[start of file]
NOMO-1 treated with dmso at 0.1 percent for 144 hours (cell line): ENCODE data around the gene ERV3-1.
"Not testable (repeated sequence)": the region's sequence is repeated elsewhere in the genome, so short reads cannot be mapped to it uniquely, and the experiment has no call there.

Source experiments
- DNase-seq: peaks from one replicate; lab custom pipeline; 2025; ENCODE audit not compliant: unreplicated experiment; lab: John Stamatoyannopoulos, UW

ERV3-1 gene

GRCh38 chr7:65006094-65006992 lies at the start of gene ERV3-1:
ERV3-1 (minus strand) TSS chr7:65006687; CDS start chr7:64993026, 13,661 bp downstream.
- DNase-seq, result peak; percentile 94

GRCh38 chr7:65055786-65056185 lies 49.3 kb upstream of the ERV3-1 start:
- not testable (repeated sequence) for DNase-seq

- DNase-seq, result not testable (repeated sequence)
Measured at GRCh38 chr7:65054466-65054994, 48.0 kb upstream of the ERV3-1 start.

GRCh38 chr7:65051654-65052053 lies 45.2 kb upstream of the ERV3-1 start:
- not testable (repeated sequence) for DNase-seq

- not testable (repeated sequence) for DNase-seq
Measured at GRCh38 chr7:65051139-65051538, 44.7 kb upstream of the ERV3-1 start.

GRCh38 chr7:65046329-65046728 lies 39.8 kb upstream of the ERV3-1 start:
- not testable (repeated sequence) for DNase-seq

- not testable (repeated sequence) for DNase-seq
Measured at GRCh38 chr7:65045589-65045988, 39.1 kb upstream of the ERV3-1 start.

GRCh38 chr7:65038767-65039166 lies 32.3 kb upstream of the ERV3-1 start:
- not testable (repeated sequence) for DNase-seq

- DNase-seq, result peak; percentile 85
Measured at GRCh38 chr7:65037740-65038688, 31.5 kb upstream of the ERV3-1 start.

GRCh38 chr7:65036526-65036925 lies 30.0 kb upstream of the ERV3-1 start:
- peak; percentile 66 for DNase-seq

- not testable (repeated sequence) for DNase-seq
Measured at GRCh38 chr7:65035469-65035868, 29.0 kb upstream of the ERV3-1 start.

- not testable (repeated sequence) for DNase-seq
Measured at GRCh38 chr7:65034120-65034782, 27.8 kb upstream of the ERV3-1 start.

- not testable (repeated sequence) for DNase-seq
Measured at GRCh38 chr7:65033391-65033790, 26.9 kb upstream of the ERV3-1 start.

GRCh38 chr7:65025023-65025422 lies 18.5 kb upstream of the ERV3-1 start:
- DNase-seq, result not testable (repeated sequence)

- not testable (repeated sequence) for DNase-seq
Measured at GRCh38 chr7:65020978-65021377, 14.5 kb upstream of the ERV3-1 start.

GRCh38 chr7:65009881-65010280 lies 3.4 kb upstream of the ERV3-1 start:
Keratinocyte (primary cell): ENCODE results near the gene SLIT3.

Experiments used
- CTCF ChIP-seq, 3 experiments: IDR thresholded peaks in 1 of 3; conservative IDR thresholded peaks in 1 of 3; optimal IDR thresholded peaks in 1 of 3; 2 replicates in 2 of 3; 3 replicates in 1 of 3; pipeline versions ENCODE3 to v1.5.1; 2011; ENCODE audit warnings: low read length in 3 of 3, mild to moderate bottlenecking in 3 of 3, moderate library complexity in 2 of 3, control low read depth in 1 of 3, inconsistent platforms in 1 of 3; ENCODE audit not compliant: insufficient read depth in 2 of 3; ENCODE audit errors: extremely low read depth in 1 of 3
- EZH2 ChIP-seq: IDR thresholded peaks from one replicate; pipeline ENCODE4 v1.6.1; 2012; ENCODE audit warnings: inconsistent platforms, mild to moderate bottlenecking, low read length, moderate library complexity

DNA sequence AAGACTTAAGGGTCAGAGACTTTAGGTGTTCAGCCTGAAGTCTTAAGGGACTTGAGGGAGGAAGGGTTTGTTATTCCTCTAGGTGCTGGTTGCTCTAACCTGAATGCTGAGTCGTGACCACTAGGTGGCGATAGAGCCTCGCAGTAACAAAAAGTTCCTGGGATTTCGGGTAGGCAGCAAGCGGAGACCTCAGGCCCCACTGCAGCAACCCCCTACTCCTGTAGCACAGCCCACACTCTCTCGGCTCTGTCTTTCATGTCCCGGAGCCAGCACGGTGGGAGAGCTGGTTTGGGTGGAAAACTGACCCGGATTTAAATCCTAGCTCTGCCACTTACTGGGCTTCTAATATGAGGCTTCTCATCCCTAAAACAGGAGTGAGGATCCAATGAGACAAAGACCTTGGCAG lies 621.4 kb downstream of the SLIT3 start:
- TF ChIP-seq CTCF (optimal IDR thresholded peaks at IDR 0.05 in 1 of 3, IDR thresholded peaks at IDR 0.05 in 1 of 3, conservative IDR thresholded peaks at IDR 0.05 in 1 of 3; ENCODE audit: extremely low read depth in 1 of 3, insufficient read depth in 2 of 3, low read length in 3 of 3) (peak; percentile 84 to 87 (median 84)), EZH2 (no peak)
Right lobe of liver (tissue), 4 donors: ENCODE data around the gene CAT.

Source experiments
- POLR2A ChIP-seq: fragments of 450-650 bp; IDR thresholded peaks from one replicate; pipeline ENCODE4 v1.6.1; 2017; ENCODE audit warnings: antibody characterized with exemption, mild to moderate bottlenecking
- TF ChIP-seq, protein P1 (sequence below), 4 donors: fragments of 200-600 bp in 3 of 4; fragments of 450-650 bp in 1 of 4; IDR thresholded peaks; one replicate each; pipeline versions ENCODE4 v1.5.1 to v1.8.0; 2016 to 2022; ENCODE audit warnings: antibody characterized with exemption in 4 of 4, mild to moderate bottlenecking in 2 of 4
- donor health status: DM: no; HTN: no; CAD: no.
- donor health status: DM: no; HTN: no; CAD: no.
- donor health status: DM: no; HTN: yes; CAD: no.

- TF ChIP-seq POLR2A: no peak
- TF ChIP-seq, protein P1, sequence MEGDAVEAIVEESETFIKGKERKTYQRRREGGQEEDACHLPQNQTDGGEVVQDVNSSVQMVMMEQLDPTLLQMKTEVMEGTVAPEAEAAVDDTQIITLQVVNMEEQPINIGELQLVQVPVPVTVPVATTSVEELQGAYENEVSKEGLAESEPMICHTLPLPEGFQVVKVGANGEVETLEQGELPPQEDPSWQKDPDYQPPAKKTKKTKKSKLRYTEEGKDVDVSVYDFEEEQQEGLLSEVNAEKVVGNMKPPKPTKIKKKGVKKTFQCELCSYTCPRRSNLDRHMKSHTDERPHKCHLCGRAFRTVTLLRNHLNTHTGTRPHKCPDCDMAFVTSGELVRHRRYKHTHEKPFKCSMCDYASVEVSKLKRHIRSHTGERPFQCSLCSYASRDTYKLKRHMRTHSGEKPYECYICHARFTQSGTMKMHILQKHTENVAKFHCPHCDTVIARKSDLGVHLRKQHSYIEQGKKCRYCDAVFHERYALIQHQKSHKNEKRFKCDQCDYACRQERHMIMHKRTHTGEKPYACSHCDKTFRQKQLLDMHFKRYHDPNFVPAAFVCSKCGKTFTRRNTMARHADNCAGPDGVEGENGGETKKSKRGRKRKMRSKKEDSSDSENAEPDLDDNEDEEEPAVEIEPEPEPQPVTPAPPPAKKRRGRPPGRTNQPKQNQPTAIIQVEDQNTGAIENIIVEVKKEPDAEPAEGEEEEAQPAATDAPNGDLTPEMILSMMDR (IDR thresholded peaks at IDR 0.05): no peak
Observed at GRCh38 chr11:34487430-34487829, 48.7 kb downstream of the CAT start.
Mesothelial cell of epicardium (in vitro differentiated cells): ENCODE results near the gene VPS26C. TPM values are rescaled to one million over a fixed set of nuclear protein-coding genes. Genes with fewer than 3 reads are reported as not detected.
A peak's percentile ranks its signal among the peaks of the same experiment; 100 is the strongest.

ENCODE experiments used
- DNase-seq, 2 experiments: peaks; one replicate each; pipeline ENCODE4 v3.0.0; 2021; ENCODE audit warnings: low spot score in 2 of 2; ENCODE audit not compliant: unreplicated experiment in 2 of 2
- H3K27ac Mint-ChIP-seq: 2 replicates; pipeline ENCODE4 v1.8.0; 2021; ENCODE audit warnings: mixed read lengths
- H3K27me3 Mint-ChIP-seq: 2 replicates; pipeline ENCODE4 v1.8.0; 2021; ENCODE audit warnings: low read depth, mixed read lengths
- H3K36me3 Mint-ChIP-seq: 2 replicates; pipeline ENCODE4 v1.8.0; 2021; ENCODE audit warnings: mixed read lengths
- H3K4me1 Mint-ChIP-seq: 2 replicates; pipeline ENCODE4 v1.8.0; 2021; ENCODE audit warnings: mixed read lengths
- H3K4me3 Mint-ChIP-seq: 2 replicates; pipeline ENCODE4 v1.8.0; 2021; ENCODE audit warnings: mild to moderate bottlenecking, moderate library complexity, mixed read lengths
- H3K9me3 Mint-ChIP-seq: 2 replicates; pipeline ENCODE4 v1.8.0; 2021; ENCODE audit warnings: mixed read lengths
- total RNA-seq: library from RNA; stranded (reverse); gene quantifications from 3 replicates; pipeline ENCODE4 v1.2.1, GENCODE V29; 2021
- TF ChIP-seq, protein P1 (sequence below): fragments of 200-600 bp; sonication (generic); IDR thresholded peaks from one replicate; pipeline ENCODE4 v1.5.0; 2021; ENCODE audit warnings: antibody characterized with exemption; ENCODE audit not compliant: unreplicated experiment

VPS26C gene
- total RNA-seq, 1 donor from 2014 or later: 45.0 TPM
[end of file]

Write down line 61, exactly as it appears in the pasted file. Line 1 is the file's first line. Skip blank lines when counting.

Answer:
- H3K4me1 Mint-ChIP-seq: 2 replicates; pipeline ENCODE4 v1.8.0; 2021; ENCODE audit warnings: mixed read lengths